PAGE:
The Hopi Creation Stories: A Mythological Analysis
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At the introductory level, the concept of myths are shrouded by literary texts like those of the Greco-Roman and Norse traditions. These myths have been stamped in time by the various authors who choose to record them in written form. Before the myths were written, they were spoken word and these tales were an evolving art form for these great civilizations. Native American myths, particularly of the Southwestern United States are very much alive. The myths have always been part of an ongoing tradition of rituals. These rituals have individual history and significance to each tribe. Because of ethnography we are able to collect these tales form the native communities that are still practicing their rituals today. The two creation accounts acknowledged…show more content… The creatures are insect like similar to the Zuni myth. However, the first world is created by a Sun Spirit named Tawa, and their guide through the worlds is Spider Grandmother. As they move up to the second world they evolve into new creatures like bears and coyotes. In the third world they continue to evolve replacing tails, fur, and webbed fingers for human characteristics. They receive more help from a manufactured clay catbird, Spider Grandmother, and chipmunks to find a reach the sipapuni. Sipapuni is an opening between worlds that allows passage from one world to another. Once they had reached the fourth world it was still cold and dark. They all helped to create the world at stretched leather over wooden disks, painted them with dyes and egg yolk to make them shine. They then sang the disks into the sky where they became the sun and the moon. Once they are finished a coyote finds the paint bucket and flings it with so much might that flecks reach the sky and become the stars.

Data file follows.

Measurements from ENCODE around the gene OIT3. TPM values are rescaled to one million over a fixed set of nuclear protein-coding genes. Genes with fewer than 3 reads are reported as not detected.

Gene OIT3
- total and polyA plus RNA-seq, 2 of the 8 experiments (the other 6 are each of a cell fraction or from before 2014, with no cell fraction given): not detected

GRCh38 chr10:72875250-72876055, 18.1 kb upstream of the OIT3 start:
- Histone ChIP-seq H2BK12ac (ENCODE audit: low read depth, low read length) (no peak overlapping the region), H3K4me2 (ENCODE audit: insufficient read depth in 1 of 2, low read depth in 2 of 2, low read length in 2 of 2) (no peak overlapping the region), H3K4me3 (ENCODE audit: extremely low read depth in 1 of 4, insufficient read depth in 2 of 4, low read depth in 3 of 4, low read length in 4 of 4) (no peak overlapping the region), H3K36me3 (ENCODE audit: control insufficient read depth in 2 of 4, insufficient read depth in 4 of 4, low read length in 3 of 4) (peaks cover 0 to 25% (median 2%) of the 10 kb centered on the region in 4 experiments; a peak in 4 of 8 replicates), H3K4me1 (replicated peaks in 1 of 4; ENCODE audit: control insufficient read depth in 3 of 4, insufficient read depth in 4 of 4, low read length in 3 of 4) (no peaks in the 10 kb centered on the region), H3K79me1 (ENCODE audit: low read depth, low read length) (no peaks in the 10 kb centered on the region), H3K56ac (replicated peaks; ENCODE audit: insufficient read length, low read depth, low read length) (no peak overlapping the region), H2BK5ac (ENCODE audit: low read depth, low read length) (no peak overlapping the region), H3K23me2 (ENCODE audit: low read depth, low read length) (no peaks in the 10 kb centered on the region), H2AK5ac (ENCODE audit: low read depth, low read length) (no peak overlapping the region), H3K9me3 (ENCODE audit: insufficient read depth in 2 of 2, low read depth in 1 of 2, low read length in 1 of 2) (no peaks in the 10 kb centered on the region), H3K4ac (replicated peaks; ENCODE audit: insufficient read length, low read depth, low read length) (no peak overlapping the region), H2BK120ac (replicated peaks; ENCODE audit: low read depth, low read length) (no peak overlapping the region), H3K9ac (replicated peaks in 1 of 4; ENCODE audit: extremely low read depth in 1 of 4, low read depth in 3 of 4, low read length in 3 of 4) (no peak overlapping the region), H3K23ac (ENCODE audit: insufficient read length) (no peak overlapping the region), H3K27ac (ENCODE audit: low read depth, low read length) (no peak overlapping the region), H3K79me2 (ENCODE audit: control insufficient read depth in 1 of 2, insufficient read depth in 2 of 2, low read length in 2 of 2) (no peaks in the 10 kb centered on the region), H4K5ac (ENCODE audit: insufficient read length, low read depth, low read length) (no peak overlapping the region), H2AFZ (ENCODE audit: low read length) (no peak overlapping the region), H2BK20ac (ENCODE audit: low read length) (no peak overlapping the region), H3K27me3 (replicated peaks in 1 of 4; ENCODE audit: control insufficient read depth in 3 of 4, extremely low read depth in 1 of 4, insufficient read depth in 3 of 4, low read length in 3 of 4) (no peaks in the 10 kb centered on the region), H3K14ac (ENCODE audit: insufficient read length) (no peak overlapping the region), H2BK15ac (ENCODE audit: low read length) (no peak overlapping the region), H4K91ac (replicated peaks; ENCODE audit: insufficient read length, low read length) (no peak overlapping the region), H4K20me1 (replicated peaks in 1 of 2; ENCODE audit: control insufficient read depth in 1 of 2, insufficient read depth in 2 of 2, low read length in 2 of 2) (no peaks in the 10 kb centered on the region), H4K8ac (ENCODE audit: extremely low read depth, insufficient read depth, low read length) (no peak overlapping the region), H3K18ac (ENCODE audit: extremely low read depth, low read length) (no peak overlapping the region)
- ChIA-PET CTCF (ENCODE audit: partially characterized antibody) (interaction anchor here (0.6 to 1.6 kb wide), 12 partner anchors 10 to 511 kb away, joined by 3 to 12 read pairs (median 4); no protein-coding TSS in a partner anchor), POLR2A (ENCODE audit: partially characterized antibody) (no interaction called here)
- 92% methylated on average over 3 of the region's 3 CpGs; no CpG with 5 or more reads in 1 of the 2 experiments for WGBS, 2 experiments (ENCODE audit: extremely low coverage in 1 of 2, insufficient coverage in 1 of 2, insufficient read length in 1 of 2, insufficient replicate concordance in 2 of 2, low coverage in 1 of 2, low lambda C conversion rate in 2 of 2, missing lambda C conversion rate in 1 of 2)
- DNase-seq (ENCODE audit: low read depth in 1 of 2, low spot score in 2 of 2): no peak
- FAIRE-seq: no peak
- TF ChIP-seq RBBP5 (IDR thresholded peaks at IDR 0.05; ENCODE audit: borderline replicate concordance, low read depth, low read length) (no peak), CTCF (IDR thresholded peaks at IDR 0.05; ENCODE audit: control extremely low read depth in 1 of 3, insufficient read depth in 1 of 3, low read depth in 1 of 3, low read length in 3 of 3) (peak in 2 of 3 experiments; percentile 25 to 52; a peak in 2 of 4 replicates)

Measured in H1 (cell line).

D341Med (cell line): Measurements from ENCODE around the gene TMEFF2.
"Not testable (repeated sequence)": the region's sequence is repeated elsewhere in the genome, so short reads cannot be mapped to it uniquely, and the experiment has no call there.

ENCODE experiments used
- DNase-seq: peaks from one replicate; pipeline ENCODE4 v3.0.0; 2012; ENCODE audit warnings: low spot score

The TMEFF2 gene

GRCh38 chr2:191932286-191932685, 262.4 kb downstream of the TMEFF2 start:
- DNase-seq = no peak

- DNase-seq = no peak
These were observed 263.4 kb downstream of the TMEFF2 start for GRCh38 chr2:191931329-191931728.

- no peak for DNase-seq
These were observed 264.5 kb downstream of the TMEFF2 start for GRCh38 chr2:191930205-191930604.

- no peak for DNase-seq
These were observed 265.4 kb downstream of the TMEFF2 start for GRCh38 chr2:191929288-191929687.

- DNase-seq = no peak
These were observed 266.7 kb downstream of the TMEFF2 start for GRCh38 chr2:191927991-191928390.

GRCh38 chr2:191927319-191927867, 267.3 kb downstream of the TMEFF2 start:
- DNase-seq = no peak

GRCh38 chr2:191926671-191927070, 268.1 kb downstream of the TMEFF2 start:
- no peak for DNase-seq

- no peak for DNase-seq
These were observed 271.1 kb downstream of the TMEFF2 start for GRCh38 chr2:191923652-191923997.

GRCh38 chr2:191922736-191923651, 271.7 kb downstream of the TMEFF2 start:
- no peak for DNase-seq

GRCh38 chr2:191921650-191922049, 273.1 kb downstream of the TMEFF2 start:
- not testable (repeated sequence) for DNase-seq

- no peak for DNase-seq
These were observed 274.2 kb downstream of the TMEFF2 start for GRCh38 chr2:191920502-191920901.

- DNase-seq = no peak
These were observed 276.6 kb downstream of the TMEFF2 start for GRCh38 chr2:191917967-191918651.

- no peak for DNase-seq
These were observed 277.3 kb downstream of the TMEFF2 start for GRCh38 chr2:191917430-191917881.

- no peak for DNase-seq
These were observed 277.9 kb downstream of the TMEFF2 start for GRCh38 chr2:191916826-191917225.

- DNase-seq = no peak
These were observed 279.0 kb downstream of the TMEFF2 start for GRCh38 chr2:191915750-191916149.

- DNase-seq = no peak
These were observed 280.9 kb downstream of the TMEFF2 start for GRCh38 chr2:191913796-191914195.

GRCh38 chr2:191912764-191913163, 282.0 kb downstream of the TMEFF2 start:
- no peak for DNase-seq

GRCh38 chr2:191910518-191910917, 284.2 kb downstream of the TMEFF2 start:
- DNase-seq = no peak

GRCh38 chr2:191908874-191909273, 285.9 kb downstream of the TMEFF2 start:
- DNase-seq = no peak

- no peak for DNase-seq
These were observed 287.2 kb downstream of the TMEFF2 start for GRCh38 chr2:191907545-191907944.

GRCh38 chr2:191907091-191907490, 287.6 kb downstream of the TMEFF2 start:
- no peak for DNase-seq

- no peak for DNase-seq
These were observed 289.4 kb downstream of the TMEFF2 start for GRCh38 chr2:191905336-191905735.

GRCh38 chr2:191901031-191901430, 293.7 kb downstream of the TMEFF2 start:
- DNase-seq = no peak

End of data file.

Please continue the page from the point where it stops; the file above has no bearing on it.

The two stories are very surprising because of the significant different in Greco-Roman and Judeo-Christian traditions. In Genesis the humans are given Earth, and anything that is nonhuman is considered inferior to humans. Opposed to the Native American people who see themselves as equal to all being on the Earth. Hesiod’s ideas in the Ages of Mankind shows human developing specifically descending from a Golden Age. The Native American myths had their people ascending through time becoming more sophisticated. The Hopi account stated that people were once the inferior animals that humans in Genesis had power